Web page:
The secret to a great Splunk basic search is… well, it’s simple. Eliminate as many options as possible, as early as possible, and make your search simple. By keeping your Splunk searches constrained, you narrow down the work that’s done on the back end. Focusing your search not only improves your speed to results but also leaves more resources available so your environment can run efficiently. Let’s take a look at a few ways to creating a great search in Splunk.
Narrow Your Focus
When first constructing your basic search query, define exactly what you are looking for. Once you have that in mind, you can determine where that data resides within Splunk. By doing this, you also avoid forcing Splunk to reference a lot of unrelated events.
If you are looking for inbound network traffic that has been bounced by your organization’s firewalls, there is no reason for Splunk to search the indexes and sourcetypes used for apache weblogs.
Limiting the scope of your Splunk search by specifying the index(es), and if possible the sourcetypes, that contain the information you are looking for is the most basic and useful limit you can place to control the pool of data used. If you know the source or host associated with the log you are interested in, you can hone in even more tightly on your goal.
Set Time Frames
If you know that the information you are searching for would be found during a specific time window, then use that to your advantage. This can dramatically reduce the amount of information Splunk has to retrieve and process, both speeding up your query and reducing the performance impact on the Indexers.
Specifying time ranges can either be achieved via the time picker or through hardcoding the information into the search query you use. Detailed information on usage of the time picker is available from Splunk here, while information on applying time ranges directly to the queries can be found here.
Filter Your Results
Filter your results early and often. Whenever you reach a step in the query where results can be eliminated, do so. In our example, we are only interested in firewall results where the traffic was blocked. Therefore in the initial query, we can eliminate any results that were allowed.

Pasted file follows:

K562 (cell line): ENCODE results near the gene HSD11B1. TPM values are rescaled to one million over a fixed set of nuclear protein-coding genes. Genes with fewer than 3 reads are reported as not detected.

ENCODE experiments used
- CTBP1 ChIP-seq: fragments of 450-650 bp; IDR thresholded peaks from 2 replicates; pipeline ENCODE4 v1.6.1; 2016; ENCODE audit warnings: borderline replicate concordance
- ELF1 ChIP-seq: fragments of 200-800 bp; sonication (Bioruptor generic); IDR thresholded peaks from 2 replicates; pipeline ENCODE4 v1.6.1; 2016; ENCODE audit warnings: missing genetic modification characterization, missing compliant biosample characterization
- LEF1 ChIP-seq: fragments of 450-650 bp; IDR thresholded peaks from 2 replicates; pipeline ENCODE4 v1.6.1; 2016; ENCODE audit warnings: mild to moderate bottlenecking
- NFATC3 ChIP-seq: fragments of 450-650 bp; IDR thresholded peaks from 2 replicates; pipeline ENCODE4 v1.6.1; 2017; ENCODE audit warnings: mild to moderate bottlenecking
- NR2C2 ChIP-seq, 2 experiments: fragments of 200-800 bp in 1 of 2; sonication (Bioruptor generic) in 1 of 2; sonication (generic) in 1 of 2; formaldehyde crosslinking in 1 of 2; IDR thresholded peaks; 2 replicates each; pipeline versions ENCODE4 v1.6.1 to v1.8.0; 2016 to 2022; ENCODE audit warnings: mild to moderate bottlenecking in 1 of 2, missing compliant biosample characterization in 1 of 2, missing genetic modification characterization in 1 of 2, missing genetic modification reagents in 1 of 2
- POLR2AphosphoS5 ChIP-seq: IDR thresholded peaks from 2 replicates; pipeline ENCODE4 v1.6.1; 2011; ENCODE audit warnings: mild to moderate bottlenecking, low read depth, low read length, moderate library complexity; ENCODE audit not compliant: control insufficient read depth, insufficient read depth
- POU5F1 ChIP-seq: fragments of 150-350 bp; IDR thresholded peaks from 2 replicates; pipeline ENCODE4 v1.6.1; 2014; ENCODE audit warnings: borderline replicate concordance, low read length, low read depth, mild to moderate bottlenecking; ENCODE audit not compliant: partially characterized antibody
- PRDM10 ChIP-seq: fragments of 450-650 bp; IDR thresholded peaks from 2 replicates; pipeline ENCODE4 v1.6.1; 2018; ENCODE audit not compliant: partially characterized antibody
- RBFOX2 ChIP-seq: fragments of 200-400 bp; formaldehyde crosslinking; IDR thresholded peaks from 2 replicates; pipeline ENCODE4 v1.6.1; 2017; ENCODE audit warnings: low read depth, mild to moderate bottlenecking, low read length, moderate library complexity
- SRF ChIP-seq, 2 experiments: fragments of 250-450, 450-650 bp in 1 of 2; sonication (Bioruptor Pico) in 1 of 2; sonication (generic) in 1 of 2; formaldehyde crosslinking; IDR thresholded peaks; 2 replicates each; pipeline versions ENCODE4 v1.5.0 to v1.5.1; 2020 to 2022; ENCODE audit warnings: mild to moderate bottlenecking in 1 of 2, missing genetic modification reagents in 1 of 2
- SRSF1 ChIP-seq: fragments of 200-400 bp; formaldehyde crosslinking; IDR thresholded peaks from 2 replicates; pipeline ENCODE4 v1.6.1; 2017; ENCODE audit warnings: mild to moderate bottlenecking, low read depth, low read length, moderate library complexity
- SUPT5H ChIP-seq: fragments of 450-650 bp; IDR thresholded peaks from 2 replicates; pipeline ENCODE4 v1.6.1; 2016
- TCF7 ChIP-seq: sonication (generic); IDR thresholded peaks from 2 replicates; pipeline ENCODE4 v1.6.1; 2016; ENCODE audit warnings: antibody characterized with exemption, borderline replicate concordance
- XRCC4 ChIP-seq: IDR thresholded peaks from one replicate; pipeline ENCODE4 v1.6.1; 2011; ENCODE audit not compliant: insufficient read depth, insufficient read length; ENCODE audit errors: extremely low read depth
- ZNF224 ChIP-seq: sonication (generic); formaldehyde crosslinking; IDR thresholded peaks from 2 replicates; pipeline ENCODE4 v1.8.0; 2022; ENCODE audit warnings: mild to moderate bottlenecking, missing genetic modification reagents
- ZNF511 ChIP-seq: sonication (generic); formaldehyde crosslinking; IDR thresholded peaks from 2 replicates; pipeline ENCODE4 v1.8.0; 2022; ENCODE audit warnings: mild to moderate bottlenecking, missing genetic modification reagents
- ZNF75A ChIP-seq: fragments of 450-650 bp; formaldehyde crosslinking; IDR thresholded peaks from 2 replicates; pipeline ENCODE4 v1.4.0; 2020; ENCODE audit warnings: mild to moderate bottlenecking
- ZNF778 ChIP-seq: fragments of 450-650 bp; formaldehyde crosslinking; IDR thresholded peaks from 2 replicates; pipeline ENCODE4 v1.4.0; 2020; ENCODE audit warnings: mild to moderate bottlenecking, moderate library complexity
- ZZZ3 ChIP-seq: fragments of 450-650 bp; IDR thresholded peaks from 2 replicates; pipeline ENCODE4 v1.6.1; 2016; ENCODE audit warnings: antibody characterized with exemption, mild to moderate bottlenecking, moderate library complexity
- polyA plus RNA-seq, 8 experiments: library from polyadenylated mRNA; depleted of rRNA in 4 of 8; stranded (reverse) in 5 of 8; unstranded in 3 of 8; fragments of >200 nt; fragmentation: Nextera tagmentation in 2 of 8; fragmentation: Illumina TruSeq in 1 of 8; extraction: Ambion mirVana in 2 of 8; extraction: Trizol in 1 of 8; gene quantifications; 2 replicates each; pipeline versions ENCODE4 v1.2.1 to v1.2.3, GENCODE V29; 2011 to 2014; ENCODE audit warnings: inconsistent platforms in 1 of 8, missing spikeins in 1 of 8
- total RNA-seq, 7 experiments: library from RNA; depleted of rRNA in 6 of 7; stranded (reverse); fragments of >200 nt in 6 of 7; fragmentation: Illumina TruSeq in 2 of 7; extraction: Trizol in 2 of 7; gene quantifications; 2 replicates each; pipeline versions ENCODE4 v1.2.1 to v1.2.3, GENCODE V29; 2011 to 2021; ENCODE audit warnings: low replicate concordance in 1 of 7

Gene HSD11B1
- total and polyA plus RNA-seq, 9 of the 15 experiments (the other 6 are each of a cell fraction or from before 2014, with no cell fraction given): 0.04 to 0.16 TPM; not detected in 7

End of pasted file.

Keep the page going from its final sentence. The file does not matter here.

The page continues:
Let’s say our end goal is to find information related to the top 5 source IPs that have been blocked. Once we have calculated how many times each source has been rejected, we can drop all of the non-relevant hits.
This reduction isn’t just related to dropping entire events from your results, it can also take the form of killing off fields in the results that are of no interest to you. This reduces the amount of overhead Splunk has to deal with for each event.
This reduction of results can take many forms. From specifying values in the query directly to the use of commands such as: fields, head, rare, tail, and top.
Whenever possible, avoid using subsearches in your queries. While they can be a powerful tool in certain use cases, they can also carry a significant overhead.
In general, a subsearch should be used to narrow the results of a previous portion of the search, not bring in new results. Remember that the initial query can span multiple indexes and sourcetypes, so it is rarely necessary to use a subsearch for this purpose.
Sharpen Your Splunk
We know that tuning up your Splunk searches may fall short in priority with your larger Splunk tasks at hand. That’s why the Kinney Group service offering, Expertise on Demand, gives your team time back in their day to tackle the larger Splunk tasks. We have the best practice knowledge and a team of experts ready to sharpen up your Splunk efficiency. If you’re looking for some extra support to ensure your Splunk is performing in top shape, let us know in the form below.